Headed Home: Atlantis Shuttle Crew Departs a Larger ISS
The International Space Station (ISS) as seen by cameras aboard NASA's space shuttle Atlantis during a flyaround after the orbiter undocked from the orbital laboratory on Sept. 17, 2006 during the STS-115 mission.
Credit: NASA TV.

This story was updated at 12:08 p.m. EDT.

HOUSTON - NASA's space shuttle Atlantis undocked from the International Space Station (ISS) Sunday carrying a satisfied six-astronaut crew that jump started construction of the orbital laboratory.

With their successful delivery of two expansive solar arrays and a 17.5-ton pair of new portside trusses to the ISS, Atlantis' STS-115 astronauts left a larger space station than the one they docked with on Sept. 11.

"We're leaving it in an entirely different configuration than it was in when we arrived," Atlantis pilot Chris Ferguson told reporters Saturday.

The shuttle cast off from the ISS just seconds shy of 8:50 a.m. EDT (1250 GMT), but not before the six STS-115 astronauts - commanded by veteran spaceflyer Brent Jett - gave hearty farewells, hugs and handshakes with the space station's three-man Expedition 13 crew.

"It was a great mission, thanks for all the good work," Expedition 13 flight engineer Jeffrey Williams told Jett as the crew departed. "We look forward to seeing you back in Houston."

After undocking, Ferguson flew Atlantis in an orbital loop around the ISS to provide his STS-115 crewmates - and flight controllers on Earth - their first wide view of the station's metamorphosis in the last week, which saw the addition of the $372 million Port 3/Port 4 (P3/P4) trusses and new solar arrays with a 240-foot (73-meter) wingspan.

"It was really a spectacular site to see your vehicle while looking down at the Earth," Jett told the station's Expedition 13 crew. "It was fun working with you guys and be safe the rest of your mission."

While engineers are eager for the new ISS fly-around photography to study the station's new outline and structure, STS-115 lead shuttle flight director Paul Dye confessed that, for his part, the pictures alone would be worth it.

"There will probably be as many cameras as there are available, and as many guys at the windows as there is space," Dye said Saturday of the STS-115 crew. "I just think it's going to be gorgeous."

Atlantis is currently scheduled to land at the Shuttle Landing Facility of NASA's Kennedy Space Center in Cape Canaveral, Florida at 5:57 a.m. EDT (0957 GMT) on Sept. 20. The STS-115 mission is NASA's first ISS construction flight since late 2002 and the third shuttle flight since the 2003 Columbia accident.

Orbital construction success

Today's undocking marked the end of a busy week of joint operations for Atlantis' STS-115 crew.

"This mission has gone extremely well," Jett told ABC News Saturday. "We've accomplished all of our primary objectives in the construction of the space station."

The Atlantis astronauts staged three spacewalks in four days to connect the new P3/P4 trusses, wire them up with vital power and data connections, unfurl the new solar arrays and perform other assorted tasks.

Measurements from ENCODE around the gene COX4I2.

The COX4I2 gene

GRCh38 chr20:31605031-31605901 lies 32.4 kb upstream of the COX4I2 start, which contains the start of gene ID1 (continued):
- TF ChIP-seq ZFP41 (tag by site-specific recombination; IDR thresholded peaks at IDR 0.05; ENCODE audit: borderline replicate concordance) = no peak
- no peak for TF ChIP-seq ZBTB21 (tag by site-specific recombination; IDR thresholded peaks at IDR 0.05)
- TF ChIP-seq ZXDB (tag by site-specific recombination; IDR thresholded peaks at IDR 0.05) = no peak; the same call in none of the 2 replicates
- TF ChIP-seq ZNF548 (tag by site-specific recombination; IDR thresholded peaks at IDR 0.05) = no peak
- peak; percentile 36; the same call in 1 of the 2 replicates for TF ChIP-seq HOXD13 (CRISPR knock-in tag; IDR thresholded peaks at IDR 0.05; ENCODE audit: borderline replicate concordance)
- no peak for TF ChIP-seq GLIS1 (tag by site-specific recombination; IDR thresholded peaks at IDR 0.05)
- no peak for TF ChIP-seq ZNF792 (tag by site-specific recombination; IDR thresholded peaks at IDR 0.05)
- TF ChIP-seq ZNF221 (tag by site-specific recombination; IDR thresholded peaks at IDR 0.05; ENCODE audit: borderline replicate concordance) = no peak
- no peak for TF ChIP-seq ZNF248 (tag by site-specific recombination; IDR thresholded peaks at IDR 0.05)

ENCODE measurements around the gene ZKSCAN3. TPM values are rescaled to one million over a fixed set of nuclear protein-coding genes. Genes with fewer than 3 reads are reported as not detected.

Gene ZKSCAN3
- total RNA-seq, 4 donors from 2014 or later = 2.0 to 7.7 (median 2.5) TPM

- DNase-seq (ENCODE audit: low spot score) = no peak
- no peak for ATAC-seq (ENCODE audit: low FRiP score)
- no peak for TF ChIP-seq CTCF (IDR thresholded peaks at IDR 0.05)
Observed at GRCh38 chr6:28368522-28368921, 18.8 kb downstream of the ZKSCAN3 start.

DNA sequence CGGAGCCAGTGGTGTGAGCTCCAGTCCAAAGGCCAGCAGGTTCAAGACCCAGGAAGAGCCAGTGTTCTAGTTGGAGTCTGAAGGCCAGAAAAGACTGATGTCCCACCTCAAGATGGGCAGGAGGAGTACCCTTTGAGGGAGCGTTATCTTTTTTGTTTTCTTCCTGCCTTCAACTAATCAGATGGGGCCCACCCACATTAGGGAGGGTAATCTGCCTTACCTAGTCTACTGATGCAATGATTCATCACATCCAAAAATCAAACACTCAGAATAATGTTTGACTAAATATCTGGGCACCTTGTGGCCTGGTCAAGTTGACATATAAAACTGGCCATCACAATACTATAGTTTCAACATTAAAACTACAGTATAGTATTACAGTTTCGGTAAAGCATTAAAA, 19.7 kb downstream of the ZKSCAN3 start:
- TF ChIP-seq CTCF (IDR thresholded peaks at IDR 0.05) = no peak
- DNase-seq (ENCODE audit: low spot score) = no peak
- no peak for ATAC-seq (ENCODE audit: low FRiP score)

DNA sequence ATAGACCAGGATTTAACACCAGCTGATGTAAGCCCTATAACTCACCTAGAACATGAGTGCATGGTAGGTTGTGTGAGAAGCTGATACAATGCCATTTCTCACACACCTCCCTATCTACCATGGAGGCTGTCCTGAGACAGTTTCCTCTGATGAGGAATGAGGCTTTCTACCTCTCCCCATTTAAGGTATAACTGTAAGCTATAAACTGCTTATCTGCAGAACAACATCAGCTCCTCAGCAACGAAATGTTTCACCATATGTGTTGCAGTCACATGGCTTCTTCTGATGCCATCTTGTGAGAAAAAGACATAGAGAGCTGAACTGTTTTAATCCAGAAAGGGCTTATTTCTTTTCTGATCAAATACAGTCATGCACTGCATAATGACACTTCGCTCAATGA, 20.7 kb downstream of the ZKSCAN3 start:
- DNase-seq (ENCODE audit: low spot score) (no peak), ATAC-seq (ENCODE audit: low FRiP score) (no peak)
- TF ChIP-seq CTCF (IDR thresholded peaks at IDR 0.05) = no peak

"These EVAs were not easy, and the fact that everybody said that they looked easy is a compliment to these three other people here and me," STS-115 astronaut and veteran spacewalker Joseph Tanner told CBS News, referring to his spacewalking partners Heidemarie Stefanyshyn-Piper, Daniel Burbank and Steven MacLean, of the Canadian Space Agency. "We appreciate it, thank you very much."

Jett told reporters that the STS-115 mission was so busy that he and his crew rarely took what few personal hours they had in the morning and evening to enjoy or reflect on their spaceflight.

"Mostly, our pre- and post-sleep for the last couple of days has been spent working," Jett said, adding that Saturday was the first morning off the crew had. "We've been actually using that time to stay ahead [of schedule]."

Heat shield inspections ahead

Atlantis' STS-115 astronaut crew still has some work ahead as they prepare for their Earth return.

On Monday, the astronauts will again poise Atlantis' 50-foot (15-meter) inspection boom at the tip of the shuttle's 50-foot robotic arm to scan sensitive heat shield areas for damage.

Dye said the survey, which includes a comprehensive look at Atlantis' carbon composite-lined wing leading edges and nose cap, is an exact mirror of the STS-115 crew's Sept. 10 inspection on Flight Day 2. The survey will scan for any signs of damage or impacts from micrometeorites or orbital debris, he said.

Aboard the ISS, however, Expedition 13 commander Pavel Vinogradov, Williams and flight engineer Thomas Reiter still have a busy few days ahead of them. Early Monday, new Expedition 14 commander Michael Lopez-Alegria and flight engineer Mikhail Tyurin will launch toward the ISS with spaceflight participant Anousheh Ansari.

Lopez-Alegria and Tyurin will relieve Vinogradov and Williams, who have lived aboard the ISS since April, and welcome Reiter into their Expedition 14 ranks.

Later on Monday, the Expedition 13 crew will discard a trash-laden Progress 21 cargo ship to make way for the Expedition 14 crew's arrival.

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